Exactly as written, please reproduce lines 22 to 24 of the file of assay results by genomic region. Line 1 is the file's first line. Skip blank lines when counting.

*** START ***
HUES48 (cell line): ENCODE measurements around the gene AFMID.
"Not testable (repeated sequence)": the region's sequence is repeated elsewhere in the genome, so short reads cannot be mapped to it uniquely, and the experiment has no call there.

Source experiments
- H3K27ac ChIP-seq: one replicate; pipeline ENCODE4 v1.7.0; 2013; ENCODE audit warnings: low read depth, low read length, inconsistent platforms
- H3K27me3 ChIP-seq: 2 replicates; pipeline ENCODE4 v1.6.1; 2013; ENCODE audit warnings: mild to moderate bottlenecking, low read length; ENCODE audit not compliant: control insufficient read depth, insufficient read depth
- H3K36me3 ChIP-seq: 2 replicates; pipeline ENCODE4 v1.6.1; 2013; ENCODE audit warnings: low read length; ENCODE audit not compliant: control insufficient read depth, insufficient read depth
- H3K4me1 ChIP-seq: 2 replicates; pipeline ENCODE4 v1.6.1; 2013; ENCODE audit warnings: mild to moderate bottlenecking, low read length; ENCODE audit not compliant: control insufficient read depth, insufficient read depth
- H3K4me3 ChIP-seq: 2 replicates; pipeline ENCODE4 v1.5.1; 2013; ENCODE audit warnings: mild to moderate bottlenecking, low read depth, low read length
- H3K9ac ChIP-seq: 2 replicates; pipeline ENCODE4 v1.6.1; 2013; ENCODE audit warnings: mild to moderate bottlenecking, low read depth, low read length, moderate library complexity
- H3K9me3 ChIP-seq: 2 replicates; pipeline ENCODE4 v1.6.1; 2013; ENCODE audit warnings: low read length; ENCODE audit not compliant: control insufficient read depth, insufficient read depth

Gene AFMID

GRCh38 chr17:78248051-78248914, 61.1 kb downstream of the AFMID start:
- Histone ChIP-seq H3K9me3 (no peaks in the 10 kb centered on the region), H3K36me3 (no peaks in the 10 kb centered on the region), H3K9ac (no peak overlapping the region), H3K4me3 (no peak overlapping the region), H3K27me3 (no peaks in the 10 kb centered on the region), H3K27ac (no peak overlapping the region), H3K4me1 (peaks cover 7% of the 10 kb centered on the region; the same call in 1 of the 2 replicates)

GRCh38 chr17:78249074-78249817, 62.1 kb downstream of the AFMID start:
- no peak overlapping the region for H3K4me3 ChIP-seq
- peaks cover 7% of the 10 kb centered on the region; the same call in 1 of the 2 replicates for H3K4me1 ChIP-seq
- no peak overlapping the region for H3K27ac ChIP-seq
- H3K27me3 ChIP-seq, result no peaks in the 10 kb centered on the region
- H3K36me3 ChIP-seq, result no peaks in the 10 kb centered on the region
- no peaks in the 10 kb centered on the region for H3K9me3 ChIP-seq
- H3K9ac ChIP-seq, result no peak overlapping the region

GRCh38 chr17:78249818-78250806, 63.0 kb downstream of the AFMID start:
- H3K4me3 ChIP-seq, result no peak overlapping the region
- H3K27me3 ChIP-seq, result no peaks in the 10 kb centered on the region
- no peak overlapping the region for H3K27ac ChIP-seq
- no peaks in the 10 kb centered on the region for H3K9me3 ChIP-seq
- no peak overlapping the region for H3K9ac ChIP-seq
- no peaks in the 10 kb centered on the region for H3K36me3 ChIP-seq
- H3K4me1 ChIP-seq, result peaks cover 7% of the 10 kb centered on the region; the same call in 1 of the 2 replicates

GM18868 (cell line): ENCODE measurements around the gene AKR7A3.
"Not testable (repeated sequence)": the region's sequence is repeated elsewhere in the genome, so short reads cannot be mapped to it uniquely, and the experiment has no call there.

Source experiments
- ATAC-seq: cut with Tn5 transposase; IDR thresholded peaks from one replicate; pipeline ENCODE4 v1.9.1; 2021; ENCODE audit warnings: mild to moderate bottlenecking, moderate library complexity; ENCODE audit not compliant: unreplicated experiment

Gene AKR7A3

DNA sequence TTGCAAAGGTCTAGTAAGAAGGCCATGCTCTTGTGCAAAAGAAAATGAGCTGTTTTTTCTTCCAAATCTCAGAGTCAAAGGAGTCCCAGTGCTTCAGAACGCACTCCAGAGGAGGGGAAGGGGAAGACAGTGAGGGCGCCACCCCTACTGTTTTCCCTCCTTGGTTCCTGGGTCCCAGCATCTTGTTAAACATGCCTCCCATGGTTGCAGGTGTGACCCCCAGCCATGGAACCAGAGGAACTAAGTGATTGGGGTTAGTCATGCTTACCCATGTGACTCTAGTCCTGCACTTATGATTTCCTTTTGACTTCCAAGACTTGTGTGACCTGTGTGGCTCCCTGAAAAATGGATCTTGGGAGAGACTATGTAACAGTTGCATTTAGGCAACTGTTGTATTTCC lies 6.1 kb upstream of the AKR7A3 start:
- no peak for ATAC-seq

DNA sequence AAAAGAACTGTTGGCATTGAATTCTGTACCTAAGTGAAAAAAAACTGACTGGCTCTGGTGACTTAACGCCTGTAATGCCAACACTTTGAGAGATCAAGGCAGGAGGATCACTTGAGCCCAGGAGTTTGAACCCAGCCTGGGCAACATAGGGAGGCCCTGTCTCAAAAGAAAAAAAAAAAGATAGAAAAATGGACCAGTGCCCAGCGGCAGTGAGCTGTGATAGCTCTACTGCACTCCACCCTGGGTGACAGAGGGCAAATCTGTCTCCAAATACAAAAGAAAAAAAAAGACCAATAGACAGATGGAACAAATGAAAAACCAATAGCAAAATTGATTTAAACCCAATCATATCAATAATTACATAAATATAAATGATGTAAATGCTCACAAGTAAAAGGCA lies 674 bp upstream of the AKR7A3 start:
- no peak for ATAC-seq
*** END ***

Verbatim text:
GRCh38 chr17:78249818-78250806, 63.0 kb downstream of the AFMID start:
- H3K4me3 ChIP-seq, result no peak overlapping the region
- H3K27me3 ChIP-seq, result no peaks in the 10 kb centered on the region